Gendered and Caste Spaces in Household Water Use: A Case of Aliabad Village in Peri- urban Hyderabad, India (2016)

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One of the major changes in the water sector over the last few decades has been the enhanced thrust on institutional reforms, including the increasing recognition of the bottom-up approach to management as against the techno-centric top-down one. At the heart of this lies the concept of greater inclusiveness of all stakeholders, including women and people lower in socio-economic hierarchies. Hence the greater necessity of understanding their differential needs. A need to integrate gender and equity concerns in the water policy discourse stemmed from two facts: first, that women are the primaty collectors of water and also responsible for health, hygiene, and sanitation at the household level; second, that historically the above work has been seen as non-productive and women have not had adequate representation in decision-making around water. So when water becomes a scarce good, the more privileged inevitably find ways to maintain access.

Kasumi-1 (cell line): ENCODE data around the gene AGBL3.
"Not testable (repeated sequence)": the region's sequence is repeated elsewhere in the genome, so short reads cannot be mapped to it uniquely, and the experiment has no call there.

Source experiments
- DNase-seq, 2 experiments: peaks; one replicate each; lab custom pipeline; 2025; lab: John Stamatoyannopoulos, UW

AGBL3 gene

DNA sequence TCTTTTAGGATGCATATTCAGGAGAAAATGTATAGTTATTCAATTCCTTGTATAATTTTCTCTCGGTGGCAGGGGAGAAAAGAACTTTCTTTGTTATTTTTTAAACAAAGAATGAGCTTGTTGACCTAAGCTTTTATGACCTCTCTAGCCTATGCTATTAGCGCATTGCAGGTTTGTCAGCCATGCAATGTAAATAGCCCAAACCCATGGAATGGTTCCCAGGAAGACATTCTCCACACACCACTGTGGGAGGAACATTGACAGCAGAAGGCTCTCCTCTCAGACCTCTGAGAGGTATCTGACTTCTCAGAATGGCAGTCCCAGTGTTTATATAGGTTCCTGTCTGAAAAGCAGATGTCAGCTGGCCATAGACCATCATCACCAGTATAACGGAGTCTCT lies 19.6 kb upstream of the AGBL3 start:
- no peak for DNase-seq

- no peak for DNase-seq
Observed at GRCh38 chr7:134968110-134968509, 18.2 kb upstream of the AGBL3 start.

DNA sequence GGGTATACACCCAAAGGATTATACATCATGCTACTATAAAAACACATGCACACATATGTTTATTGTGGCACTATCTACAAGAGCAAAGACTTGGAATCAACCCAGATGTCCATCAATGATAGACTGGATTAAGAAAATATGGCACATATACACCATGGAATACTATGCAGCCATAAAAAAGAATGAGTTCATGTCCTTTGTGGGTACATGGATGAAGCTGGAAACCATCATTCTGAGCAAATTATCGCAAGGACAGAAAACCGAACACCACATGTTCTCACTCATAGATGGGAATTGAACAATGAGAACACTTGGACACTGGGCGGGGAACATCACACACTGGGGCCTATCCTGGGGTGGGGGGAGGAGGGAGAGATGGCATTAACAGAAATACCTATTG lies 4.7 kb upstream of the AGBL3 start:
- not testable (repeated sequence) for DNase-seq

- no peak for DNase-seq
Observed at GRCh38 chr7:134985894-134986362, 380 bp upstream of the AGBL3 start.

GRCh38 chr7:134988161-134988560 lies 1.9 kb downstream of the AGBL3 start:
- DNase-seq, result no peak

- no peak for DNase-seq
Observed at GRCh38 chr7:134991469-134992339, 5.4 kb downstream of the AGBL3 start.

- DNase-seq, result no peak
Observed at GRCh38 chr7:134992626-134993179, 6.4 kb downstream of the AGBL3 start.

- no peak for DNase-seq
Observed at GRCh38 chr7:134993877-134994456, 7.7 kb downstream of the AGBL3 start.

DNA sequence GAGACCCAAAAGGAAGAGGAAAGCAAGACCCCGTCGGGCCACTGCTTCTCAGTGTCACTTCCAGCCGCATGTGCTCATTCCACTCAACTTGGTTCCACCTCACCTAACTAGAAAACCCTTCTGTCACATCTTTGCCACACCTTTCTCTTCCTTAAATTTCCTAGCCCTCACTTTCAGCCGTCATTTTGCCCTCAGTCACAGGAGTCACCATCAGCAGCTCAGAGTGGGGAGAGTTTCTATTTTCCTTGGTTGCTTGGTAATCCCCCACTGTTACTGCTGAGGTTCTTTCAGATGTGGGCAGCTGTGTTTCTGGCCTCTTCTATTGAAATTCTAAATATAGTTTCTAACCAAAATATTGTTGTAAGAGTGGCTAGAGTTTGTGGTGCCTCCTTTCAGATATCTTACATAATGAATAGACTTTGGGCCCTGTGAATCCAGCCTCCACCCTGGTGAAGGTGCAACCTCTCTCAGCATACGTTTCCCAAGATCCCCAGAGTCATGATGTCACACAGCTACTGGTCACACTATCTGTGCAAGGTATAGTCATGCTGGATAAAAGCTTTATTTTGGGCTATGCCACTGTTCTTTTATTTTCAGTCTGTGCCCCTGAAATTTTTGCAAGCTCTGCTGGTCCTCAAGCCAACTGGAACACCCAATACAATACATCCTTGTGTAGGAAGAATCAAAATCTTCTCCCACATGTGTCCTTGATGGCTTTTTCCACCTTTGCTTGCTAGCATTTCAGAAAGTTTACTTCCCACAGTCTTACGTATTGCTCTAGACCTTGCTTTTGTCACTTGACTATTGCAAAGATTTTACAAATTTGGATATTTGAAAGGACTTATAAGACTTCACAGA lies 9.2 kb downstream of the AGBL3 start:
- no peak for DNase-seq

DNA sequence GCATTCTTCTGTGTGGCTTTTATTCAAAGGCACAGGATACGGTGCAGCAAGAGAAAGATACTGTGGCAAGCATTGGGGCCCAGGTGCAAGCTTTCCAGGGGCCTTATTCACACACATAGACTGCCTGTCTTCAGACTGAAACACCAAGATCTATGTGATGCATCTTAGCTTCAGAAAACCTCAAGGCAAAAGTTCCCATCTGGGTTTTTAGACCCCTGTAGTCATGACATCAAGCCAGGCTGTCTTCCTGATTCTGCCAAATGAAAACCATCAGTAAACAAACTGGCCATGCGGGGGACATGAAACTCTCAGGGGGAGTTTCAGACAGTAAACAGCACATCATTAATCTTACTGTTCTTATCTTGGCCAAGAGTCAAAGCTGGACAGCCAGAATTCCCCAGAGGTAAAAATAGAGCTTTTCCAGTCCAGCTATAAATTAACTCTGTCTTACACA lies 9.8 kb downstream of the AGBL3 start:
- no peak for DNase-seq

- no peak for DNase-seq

Year: 2016
Language: English
In: Water Security in Peri-Urban South Asia: Adapting to Climate Change and Urbanization., 187-207 p.

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 Record created 2016-07-18, last modified 2016-07-18